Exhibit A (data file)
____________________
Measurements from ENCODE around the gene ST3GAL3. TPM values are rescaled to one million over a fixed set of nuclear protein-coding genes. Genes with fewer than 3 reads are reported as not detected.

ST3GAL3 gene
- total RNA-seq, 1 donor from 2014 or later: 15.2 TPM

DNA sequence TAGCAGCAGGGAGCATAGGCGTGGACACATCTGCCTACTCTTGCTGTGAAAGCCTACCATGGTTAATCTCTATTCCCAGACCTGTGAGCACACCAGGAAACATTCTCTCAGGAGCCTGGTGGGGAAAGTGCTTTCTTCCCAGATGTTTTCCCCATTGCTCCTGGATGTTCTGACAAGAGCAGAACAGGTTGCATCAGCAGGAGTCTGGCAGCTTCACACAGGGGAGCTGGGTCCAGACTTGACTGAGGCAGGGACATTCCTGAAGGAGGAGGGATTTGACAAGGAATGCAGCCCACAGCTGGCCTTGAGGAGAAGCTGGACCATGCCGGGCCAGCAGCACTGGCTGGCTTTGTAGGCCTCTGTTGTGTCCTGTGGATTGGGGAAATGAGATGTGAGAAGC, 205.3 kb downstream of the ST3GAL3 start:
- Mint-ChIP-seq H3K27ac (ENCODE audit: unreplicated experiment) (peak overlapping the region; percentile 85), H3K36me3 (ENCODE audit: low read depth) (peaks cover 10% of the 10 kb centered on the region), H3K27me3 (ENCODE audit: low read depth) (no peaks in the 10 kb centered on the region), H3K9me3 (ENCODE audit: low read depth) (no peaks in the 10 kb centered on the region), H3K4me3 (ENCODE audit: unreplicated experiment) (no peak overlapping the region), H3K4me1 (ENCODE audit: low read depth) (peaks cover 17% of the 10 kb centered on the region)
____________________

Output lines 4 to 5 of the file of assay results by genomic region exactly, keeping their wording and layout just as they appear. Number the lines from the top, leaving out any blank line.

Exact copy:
DNA sequence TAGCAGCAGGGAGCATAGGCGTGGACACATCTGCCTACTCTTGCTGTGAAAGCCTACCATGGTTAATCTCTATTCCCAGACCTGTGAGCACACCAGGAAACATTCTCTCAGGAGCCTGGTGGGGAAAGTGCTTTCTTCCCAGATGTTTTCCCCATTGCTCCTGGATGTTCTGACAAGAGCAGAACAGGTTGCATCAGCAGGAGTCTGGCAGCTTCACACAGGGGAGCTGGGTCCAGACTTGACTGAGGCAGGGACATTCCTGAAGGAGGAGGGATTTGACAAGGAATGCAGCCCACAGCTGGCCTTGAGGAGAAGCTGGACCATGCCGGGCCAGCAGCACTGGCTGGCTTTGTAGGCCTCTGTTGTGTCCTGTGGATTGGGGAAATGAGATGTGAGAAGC, 205.3 kb downstream of the ST3GAL3 start:
- Mint-ChIP-seq H3K27ac (ENCODE audit: unreplicated experiment) (peak overlapping the region; percentile 85), H3K36me3 (ENCODE audit: low read depth) (peaks cover 10% of the 10 kb centered on the region), H3K27me3 (ENCODE audit: low read depth) (no peaks in the 10 kb centered on the region), H3K9me3 (ENCODE audit: low read depth) (no peaks in the 10 kb centered on the region), H3K4me3 (ENCODE audit: unreplicated experiment) (no peak overlapping the region), H3K4me1 (ENCODE audit: low read depth) (peaks cover 17% of the 10 kb centered on the region)